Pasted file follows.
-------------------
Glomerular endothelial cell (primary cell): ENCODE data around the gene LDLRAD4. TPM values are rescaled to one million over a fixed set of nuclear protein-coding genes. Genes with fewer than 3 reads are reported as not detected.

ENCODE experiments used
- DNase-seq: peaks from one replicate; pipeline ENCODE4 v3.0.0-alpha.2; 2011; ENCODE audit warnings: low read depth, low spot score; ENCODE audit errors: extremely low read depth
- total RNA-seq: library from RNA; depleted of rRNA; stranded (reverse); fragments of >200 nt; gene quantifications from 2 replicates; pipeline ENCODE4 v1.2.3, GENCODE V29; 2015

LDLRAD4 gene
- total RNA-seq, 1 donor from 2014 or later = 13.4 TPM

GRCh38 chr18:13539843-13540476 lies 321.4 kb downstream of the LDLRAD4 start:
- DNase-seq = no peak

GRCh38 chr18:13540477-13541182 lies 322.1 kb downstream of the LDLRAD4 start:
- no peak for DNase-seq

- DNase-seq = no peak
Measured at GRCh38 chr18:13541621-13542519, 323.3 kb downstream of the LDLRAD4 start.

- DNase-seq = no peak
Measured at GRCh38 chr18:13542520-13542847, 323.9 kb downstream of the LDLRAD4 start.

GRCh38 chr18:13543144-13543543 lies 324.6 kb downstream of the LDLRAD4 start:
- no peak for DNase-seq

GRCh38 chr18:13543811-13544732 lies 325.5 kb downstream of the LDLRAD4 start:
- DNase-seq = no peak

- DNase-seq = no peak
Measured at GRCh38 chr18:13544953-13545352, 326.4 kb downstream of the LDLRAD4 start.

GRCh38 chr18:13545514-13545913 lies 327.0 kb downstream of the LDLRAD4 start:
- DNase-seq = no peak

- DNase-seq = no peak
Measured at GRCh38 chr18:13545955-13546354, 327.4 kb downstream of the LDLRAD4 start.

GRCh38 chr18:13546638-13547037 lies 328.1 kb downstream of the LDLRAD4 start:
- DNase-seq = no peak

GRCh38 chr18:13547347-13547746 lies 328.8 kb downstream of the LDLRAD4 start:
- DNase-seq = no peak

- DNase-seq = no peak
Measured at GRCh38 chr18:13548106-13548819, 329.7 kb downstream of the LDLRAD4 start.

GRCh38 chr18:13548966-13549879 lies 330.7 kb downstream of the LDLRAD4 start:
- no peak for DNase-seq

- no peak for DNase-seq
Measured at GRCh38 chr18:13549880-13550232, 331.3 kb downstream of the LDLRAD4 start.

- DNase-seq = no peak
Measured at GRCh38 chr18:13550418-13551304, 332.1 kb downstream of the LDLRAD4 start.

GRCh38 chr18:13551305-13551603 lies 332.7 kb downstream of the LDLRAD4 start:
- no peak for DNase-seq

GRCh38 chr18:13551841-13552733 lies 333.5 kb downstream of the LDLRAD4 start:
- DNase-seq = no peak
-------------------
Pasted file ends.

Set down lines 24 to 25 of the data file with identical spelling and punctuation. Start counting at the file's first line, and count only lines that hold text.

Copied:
Measured at GRCh38 chr18:13545955-13546354, 327.4 kb downstream of the LDLRAD4 start.

GRCh38 chr18:13546638-13547037 lies 328.1 kb downstream of the LDLRAD4 start: